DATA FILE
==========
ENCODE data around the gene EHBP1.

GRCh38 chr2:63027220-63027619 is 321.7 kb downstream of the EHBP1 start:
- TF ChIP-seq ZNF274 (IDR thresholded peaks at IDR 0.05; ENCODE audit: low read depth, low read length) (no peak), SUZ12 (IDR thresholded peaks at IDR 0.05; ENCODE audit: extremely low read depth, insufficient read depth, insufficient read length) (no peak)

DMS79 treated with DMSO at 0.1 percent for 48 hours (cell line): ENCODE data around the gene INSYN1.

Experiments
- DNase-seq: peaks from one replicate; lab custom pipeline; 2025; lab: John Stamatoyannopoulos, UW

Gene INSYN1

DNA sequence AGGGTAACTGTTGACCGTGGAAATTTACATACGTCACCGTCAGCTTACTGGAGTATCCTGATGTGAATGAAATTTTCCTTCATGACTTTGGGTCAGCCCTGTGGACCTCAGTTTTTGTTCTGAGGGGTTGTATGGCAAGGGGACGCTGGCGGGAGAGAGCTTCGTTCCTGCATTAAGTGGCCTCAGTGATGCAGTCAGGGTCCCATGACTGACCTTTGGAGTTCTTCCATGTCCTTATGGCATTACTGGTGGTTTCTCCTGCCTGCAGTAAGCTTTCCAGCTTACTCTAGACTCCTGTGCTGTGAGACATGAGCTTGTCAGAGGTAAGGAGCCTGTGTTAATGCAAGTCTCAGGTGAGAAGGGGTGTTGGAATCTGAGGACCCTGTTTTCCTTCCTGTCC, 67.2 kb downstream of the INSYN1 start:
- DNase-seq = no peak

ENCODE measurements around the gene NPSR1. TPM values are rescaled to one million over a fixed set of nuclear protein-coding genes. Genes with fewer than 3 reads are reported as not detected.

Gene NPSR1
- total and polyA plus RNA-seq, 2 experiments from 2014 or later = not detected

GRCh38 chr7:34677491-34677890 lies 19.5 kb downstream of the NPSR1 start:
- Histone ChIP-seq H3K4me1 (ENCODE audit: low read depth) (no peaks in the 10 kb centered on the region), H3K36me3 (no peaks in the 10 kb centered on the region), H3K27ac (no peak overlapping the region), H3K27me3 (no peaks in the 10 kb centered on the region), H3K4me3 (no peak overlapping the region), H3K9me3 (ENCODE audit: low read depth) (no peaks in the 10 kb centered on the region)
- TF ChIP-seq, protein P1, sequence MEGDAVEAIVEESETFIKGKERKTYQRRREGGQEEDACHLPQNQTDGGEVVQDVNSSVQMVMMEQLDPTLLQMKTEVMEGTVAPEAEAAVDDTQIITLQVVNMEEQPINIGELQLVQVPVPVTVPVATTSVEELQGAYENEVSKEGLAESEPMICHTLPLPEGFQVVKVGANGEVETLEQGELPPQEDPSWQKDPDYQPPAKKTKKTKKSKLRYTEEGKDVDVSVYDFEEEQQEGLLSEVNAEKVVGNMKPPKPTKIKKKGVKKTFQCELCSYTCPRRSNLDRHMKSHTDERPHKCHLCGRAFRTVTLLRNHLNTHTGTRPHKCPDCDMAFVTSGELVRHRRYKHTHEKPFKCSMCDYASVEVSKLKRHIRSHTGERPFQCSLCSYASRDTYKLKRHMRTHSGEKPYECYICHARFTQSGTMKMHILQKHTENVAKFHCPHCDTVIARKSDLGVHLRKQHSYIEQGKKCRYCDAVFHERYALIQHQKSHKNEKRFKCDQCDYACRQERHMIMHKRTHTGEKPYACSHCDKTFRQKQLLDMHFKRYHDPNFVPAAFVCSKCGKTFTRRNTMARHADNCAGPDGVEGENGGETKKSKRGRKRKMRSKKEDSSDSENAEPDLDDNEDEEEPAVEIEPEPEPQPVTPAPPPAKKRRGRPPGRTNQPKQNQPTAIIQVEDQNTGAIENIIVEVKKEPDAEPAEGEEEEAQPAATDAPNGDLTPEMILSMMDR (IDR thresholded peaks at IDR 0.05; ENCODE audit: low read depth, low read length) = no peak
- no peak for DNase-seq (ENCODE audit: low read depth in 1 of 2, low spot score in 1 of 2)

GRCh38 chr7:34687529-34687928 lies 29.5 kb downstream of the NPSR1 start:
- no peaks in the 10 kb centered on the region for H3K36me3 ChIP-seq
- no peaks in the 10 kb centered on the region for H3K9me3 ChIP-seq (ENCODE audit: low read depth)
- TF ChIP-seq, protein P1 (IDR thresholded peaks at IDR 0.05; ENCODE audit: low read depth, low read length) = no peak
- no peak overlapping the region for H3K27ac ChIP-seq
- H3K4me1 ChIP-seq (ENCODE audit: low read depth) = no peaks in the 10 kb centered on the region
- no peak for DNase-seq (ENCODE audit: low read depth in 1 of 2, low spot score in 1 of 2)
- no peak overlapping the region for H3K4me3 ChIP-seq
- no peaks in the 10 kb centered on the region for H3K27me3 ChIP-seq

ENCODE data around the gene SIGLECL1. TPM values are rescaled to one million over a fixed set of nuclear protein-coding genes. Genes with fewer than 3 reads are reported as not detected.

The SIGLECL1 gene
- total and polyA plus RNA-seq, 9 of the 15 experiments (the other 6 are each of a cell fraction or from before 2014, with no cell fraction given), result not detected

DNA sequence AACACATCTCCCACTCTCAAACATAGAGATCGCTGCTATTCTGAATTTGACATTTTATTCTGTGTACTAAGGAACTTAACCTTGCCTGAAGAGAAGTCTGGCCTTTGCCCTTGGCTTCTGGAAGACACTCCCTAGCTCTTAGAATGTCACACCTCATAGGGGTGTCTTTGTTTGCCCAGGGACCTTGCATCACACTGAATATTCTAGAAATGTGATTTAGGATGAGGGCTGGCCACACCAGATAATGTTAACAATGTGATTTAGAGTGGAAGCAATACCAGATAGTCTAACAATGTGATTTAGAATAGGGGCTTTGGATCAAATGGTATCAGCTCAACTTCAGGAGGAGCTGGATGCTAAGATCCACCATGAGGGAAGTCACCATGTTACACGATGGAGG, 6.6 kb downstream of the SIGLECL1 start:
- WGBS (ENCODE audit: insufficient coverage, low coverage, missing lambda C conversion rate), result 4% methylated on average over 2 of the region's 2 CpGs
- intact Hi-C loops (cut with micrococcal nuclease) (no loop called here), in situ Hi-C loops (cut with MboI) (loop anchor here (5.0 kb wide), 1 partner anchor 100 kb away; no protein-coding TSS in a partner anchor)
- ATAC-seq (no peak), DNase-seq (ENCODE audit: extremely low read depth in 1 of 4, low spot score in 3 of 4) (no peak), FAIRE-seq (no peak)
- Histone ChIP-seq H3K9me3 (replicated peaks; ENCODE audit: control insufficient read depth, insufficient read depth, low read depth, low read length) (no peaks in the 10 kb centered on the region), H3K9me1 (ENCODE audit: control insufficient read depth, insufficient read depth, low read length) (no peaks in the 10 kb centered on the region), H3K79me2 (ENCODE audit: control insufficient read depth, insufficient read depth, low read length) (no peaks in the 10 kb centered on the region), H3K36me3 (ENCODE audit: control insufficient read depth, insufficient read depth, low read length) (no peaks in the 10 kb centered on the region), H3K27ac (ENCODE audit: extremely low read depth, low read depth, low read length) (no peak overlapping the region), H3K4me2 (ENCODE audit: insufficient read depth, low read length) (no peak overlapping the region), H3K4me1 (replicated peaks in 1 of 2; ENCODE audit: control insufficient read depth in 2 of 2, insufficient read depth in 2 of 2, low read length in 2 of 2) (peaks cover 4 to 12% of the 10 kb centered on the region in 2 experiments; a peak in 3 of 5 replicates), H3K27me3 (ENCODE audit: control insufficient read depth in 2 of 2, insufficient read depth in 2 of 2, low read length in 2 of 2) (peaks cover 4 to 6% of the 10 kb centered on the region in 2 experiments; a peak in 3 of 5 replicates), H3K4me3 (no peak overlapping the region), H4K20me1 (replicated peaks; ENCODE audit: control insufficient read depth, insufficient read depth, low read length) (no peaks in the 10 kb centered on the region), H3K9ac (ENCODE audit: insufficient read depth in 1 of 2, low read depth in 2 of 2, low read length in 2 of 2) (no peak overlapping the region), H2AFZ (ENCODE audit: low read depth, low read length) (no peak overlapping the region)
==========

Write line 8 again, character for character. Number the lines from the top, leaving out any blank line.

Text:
DNA sequence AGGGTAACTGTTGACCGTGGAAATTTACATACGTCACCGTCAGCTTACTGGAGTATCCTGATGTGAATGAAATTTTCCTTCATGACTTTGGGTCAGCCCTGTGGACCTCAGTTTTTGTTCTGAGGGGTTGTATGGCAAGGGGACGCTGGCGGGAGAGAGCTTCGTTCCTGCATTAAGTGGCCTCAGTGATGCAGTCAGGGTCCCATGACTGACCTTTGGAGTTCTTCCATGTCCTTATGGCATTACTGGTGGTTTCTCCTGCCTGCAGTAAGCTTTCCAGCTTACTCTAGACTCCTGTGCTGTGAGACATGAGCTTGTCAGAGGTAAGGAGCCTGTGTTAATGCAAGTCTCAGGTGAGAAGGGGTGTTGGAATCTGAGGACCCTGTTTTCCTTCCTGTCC, 67.2 kb downstream of the INSYN1 start: